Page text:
To return to your question, I find it hard to think of it in either way - a boon or a hindrance. If I'm anything, artistically, I'm one very small teeny-tiny part of the same progression in society. When I was young and first discovering who I might be, I found some strength and inspiration in books by authors such as Val McDermid, Mary Wings, and Barbara Wilson. It's marvellous that today's me can get the same and more simply by turning on a show like Supergirl, or pretty much any of Shonda Rhimes' mega shows.

Of course, as you imply in your next question, we all have to resist the current pushback by the tiny-minded tyrants of the world, be they in a mega-church, the White House, or next door.

PB: The book’s retinue of destructive, abusive and ultimately useless males seems prescient in terms of today’s geopolitical climate. If I’m being kind I’ll exclude Theresa May from that. Do you see any redemption for men in your fiction?

EJ: No. All men are contemptible bastards.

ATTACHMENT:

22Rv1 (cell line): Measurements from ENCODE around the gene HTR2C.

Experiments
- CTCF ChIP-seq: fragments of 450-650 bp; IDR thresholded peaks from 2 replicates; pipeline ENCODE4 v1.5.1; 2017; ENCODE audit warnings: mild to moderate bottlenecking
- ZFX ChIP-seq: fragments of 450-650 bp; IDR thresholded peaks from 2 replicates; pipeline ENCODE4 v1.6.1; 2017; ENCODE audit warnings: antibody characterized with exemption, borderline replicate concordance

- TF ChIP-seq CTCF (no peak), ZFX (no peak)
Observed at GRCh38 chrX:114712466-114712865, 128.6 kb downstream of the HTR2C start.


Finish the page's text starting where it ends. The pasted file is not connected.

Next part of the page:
More seriously, the political climate in Texas has been years ahead of what's happening now on a national and global scale. Yay Texas. And yes, it has definitely inspired much of my writing. But I do write sympathetic male characters from time to time. For example, I've written a YA fantasy – unpublished, Percy Jackson meets Lord of the Rings - which has a teenage boy as its hero. And there are many decent men in my Trumpocalypse saga, Burning Down The House. But when you're writing about the more extreme problems faced by girls and women - abuse, trafficking, domestic violence - it’s often hard to find a positive role for a man. And when you have hate-filled fascist theocrats and their enablers abusing us on a global political scale, it’s often hard to want to.

One thing I will never do is write a Taken - great though it was, not to mention successful - where a big strong man comes along to rescue the poor ickle girl. That's not in my blood.

PB: Perhaps this is a two-part question. If you took a road trip with Donald Trump, what car would you drive, where would you go, what is the top song on your playlist, and what would you do when you get there?